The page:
The Future of Public
Housing: Promising or
Profit-Driven?by Natalie Wendt September 05, 2010 11:23 AM (PT)
The Preservation, Enhancement and Transformation of Rental Assistance Act, or PETRA (pdf), could be the biggest change to public housing policy in decades — and quite possibly the most divisive. Proponents cheer because it will streamline the Department of Housing and Urban Development (HUD)’s whopping 13 rental assistance programs into just one. But critics worry that PETRA will privatize housing and might even increase homelessness.
In the past decade and a half, 150,000 public housing units have been shut down while family homelessness keeps rising (and rising, and rising). Obama’s proposed Transforming Rental Assistance (TRA) Initiative, the one that’s behind PETRA, focuses on solutions like streamlining programs and providing housing vouchers. Supporters argue that vouchers offer more choice and freedom than public housing units do. Instead of being limited to public housing units, and low-income neighborhoods, voucher holders could move without losing housing assistance.
More controversially, PETRA addresses financial issues by allowing public housing to use a mix of public and private funding. Critics fear that the plan has serious oversights that, rather than housing currently homeless people, could deprive those in public housing of homes.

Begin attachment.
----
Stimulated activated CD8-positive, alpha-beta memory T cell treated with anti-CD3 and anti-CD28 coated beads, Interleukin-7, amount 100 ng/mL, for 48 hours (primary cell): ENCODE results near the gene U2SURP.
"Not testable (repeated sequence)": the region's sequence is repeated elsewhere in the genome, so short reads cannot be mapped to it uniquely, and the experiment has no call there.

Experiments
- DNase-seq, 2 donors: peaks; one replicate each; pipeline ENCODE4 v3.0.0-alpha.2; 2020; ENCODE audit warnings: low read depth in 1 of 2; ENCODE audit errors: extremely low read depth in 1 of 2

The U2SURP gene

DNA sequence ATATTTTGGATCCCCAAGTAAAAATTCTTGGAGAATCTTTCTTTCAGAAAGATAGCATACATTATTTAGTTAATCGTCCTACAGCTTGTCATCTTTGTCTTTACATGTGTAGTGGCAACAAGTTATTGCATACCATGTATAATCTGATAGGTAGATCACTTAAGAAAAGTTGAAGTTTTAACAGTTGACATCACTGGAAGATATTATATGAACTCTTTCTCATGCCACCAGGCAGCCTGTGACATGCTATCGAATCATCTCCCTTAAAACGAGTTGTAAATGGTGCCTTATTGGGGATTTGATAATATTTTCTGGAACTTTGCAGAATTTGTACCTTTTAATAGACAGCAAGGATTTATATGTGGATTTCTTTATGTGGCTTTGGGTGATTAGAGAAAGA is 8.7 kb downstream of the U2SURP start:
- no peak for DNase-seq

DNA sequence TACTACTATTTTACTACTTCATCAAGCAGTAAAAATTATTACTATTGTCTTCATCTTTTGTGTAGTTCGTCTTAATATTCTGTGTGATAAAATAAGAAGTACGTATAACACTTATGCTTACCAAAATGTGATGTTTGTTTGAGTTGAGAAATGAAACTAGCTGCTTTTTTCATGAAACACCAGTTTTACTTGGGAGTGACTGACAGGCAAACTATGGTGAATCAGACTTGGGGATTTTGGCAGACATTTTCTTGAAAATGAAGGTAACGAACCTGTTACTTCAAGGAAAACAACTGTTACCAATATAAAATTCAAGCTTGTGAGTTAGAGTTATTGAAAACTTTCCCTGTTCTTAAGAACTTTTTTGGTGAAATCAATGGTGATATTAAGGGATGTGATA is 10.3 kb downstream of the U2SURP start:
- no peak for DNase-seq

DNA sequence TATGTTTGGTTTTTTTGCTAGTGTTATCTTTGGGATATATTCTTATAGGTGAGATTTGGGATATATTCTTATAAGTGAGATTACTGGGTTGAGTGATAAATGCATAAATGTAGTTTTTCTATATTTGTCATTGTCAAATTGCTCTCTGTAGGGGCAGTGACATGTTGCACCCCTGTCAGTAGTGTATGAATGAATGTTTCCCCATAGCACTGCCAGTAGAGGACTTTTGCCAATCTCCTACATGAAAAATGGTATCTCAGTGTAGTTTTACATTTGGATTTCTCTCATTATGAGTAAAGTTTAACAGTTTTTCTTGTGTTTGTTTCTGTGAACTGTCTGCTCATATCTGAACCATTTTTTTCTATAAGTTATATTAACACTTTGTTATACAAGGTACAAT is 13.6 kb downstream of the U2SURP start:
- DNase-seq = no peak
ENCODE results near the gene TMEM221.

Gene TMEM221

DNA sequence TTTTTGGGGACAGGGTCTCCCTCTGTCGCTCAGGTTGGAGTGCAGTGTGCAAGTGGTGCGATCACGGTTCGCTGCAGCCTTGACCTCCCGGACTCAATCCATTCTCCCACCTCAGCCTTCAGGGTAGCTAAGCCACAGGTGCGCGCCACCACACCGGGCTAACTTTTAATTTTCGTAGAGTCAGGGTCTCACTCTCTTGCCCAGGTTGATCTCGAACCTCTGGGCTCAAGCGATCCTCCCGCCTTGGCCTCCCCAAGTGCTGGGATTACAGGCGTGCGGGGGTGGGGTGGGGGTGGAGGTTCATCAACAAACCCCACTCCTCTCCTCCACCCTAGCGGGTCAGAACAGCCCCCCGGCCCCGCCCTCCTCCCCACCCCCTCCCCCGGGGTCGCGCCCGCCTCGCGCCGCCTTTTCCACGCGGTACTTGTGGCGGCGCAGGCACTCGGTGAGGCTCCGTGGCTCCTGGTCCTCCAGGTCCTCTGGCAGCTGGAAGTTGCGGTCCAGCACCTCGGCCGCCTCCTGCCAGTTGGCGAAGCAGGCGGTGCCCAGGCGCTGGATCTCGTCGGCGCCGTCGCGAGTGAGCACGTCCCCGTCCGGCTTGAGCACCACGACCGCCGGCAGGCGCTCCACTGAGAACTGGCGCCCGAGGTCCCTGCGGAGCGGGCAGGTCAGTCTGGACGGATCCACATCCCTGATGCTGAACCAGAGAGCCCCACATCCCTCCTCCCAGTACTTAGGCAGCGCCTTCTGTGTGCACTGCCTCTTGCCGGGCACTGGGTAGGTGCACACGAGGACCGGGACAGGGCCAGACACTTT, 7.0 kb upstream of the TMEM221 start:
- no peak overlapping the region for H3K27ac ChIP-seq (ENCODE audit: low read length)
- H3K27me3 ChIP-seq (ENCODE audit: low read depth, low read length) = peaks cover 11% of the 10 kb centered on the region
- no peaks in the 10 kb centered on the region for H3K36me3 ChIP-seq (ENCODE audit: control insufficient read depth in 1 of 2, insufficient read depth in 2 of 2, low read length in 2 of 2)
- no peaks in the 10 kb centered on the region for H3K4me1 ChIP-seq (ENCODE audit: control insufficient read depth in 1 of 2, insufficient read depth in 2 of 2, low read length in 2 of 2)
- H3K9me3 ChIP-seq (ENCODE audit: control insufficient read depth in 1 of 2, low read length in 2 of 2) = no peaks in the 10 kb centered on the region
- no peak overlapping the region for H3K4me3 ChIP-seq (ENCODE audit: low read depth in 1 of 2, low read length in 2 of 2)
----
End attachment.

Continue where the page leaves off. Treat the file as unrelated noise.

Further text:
Congresswoman Maxine Waters (D-CA) issued a statement objecting to the legislation that read, in part: “I am concerned about whether or not this proposal represents the privatization of public housing. I think there is value in public housing, particularly in the fact that it is ‘public’ in the sense that its owners — housing authorities — are not profit driven. Public housing is very effective at serving the ‘hard to house’ population — people who for one reason or another, can’t navigate the private rental market. Allowing the private sector to enter may provide housing authorities with more capital, but for-profit actors will be looking for a profit. Neither this Congress nor this Administration should allow anyone to profit at the expense of public housing residents.”
HUD released its own six-page statement responding to the common criticisms called “Myths vs. Facts: Setting the Record Straight About PETRA” (pdf). The debate is far from over, so now is the time to speak up. What do public housing reforms need to do to, you know, actually house people?
Photo credit: dandeluca